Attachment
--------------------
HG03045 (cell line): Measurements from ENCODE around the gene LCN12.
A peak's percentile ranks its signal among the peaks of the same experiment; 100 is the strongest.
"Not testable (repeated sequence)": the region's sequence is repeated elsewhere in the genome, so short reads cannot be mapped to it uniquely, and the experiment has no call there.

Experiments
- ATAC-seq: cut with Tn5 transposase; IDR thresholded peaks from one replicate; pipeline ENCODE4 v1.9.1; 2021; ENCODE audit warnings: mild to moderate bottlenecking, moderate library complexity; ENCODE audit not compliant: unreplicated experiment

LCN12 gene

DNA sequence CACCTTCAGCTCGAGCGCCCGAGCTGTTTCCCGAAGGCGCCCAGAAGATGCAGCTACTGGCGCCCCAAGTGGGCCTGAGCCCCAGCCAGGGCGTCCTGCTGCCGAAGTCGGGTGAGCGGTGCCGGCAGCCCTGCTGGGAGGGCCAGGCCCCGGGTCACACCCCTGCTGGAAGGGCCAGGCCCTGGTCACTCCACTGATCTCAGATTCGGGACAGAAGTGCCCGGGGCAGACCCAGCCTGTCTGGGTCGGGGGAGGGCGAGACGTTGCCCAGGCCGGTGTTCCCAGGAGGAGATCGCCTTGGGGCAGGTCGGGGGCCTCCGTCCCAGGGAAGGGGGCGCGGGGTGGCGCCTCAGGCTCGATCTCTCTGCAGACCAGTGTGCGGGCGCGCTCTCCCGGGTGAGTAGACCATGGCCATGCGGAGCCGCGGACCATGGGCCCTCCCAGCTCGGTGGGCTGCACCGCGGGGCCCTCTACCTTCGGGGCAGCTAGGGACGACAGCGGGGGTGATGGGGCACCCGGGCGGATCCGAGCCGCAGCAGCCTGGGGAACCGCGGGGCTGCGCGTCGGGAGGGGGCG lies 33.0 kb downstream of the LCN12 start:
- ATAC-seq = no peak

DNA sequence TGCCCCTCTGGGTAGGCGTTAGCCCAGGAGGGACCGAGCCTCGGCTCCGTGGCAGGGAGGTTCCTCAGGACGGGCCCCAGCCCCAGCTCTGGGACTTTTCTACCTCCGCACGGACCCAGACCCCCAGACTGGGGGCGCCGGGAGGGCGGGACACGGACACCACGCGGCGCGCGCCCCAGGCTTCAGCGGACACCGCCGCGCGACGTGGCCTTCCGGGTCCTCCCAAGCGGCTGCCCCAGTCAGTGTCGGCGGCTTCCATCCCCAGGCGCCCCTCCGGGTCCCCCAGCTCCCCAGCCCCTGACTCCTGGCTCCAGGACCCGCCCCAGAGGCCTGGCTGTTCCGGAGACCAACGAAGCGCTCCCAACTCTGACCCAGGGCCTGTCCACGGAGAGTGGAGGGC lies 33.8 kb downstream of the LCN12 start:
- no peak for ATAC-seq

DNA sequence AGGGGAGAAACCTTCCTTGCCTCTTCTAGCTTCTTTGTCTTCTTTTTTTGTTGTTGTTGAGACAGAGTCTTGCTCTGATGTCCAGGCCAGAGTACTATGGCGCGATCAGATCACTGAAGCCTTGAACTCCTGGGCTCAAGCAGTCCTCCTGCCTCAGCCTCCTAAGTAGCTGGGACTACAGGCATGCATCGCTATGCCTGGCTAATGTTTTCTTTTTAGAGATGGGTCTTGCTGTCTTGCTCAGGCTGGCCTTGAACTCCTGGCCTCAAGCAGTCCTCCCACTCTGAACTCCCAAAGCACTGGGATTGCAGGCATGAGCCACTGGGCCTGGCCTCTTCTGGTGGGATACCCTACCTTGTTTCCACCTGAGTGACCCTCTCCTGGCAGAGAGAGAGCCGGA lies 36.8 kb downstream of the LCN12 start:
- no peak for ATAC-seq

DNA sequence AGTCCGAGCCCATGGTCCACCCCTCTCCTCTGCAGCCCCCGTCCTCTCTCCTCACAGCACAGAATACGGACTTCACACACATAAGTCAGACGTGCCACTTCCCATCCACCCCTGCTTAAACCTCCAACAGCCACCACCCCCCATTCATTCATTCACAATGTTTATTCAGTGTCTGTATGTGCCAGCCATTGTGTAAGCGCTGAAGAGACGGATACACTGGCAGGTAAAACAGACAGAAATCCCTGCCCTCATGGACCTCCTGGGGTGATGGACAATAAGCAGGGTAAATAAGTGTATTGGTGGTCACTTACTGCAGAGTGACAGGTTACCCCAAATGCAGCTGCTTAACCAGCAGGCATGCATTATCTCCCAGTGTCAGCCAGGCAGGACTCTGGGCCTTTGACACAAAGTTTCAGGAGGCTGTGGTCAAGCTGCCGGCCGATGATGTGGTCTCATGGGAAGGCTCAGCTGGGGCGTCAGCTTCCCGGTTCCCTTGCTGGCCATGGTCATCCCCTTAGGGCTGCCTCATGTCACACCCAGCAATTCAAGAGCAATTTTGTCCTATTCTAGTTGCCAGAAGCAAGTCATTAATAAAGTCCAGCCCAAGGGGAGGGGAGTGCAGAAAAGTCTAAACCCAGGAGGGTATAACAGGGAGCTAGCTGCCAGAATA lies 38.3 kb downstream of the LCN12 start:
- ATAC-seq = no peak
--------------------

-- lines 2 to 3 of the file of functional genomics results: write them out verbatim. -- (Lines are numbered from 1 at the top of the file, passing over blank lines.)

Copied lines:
A peak's percentile ranks its signal among the peaks of the same experiment; 100 is the strongest.
"Not testable (repeated sequence)": the region's sequence is repeated elsewhere in the genome, so short reads cannot be mapped to it uniquely, and the experiment has no call there.